To further clarify the above and other advantages and features of the present invention, a more particular description of the invention will be rendered by reference to specific embodiments thereof which are illustrated in the appended drawings. It is appreciated that these drawings depict only typical embodiments of the invention and are therefore not to be considered limiting of its scope. The invention will be described and explained with additional specificity and detail through the use of the accompanying drawings in which:
Reference will now be made to the drawings to describe various aspects of exemplary embodiments of the invention. It should be understood that the drawings are diagrammatic and schematic representations of such exemplary embodiments and, accordingly, are not limiting of the scope of the present invention, nor are the drawings necessarily drawn to scale.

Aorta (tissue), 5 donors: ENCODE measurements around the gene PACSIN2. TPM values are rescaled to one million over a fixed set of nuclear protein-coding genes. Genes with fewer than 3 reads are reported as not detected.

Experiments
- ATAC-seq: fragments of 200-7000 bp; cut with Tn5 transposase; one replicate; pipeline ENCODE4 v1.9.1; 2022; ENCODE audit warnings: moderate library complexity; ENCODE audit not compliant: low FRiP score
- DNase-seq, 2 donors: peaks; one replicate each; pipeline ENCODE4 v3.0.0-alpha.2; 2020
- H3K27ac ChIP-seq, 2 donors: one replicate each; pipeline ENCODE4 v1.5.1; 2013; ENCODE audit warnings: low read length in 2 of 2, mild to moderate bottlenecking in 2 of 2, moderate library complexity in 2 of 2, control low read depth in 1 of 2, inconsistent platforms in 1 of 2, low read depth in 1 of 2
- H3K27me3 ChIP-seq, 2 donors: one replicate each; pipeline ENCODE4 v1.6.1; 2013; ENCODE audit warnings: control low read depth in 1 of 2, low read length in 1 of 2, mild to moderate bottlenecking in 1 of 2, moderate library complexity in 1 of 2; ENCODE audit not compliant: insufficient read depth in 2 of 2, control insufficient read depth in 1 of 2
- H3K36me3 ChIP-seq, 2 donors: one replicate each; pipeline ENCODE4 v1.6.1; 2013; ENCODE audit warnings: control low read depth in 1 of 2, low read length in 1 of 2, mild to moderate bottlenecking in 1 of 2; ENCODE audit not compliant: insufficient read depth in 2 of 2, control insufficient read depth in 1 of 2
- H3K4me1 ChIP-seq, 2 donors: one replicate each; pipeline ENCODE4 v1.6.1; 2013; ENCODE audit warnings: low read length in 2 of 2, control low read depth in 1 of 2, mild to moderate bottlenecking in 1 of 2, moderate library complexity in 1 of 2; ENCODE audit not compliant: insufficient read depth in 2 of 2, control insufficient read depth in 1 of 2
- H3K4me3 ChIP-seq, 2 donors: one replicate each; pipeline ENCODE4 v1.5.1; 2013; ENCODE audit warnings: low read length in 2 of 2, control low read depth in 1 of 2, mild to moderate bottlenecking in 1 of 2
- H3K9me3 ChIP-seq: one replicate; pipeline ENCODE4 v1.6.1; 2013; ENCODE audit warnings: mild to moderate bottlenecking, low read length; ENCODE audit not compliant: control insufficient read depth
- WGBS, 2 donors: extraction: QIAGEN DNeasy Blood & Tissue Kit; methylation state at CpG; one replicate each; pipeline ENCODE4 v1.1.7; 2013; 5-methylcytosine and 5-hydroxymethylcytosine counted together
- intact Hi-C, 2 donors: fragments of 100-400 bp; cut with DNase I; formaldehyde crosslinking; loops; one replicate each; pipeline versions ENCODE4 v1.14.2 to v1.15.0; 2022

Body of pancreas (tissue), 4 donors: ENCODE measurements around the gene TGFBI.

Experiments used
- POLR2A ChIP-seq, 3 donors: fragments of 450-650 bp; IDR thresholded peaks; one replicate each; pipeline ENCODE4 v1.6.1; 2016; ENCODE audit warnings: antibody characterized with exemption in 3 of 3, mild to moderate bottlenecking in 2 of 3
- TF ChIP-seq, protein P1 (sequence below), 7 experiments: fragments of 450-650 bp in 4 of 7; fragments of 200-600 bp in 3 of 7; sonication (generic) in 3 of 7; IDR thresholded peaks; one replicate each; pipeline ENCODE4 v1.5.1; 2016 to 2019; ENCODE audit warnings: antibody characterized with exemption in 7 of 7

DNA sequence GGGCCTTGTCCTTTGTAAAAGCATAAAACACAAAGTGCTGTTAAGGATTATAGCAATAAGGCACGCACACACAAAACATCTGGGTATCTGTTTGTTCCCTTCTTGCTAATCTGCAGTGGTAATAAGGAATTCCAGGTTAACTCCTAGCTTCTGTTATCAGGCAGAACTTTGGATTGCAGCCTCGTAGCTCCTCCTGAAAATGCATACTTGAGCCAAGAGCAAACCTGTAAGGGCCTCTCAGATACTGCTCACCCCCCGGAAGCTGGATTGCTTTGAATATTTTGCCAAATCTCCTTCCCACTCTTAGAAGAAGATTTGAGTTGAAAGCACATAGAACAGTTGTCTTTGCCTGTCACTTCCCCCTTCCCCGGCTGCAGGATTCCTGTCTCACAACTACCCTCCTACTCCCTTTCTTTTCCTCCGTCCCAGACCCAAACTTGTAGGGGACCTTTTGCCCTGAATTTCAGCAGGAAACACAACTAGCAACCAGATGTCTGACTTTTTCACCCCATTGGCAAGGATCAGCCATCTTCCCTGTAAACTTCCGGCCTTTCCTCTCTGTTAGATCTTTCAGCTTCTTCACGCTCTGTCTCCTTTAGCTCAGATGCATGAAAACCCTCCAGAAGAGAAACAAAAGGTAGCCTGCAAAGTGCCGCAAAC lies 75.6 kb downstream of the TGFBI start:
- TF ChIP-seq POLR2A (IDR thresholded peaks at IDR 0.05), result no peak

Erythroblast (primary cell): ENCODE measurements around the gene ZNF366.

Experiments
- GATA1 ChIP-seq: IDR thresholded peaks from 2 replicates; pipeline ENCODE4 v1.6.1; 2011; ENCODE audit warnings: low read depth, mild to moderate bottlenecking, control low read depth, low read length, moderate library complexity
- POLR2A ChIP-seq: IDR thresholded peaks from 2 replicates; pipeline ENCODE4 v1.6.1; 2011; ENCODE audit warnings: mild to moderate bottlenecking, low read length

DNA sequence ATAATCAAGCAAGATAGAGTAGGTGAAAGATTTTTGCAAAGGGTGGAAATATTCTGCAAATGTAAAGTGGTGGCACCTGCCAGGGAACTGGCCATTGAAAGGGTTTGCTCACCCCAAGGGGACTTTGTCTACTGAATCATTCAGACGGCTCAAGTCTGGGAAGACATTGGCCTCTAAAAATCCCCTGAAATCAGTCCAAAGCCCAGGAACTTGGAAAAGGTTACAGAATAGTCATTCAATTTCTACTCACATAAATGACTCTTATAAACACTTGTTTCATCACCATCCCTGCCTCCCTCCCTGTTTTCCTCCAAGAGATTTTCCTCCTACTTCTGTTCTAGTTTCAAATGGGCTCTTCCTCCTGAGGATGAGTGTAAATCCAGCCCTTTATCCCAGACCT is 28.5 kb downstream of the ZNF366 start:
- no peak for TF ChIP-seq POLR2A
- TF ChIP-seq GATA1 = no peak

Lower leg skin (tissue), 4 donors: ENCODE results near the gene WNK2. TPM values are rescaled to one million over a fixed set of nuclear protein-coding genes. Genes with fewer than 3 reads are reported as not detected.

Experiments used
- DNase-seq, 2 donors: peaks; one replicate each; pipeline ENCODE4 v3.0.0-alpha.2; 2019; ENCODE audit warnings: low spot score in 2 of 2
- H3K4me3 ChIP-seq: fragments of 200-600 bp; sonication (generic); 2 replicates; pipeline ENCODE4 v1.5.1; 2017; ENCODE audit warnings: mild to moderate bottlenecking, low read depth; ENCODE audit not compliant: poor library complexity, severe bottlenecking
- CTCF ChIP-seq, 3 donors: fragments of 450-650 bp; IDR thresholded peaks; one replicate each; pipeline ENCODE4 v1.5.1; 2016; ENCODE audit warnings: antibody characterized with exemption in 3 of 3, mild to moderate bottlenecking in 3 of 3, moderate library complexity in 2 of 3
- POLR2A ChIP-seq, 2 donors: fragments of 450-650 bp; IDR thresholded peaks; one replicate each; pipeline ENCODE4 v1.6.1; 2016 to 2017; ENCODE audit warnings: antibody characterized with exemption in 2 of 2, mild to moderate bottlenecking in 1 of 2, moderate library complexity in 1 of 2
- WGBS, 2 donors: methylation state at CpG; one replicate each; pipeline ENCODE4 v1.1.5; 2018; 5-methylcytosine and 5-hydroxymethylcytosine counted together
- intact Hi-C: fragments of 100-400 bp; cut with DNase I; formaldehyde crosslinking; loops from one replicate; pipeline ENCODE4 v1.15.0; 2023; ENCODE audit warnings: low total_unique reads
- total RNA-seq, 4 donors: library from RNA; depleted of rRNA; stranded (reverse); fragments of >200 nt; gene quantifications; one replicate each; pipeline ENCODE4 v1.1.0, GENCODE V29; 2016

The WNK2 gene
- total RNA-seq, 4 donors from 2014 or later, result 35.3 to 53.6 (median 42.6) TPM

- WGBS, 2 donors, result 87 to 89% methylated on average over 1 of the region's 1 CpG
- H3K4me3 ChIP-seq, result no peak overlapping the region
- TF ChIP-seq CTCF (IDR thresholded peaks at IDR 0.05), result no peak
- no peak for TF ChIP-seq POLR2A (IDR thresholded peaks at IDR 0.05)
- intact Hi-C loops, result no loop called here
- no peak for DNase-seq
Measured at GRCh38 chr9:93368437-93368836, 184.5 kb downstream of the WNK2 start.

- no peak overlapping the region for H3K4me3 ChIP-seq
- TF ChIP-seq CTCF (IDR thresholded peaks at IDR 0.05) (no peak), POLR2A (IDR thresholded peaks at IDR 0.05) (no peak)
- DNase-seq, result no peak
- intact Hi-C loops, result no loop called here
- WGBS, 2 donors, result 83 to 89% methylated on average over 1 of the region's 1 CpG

Embodiments of the invention are directed to methods and systems for generating and/or processing backups when a backup server is unable to contemporaneously process the backups. Briefly, embodiments of the invention involve a client determining that a backup server is unable to contemporaneously process a backup currently being generated by the client. In this case, the client writes a root tag vector to a journal file and determines whether data being backed up is already stored on the server. This may include dividing the data being backed up into pieces of data, taking a hash of each piece of data, and comparing the hash to a hash cache of previously backed up pieces of data, the hash cache being maintained on the client. For pieces of data whose hashes are not present in the hash cache, the client records, in the journal file, a request to add the data to storage, which can be processed by the server at a later time.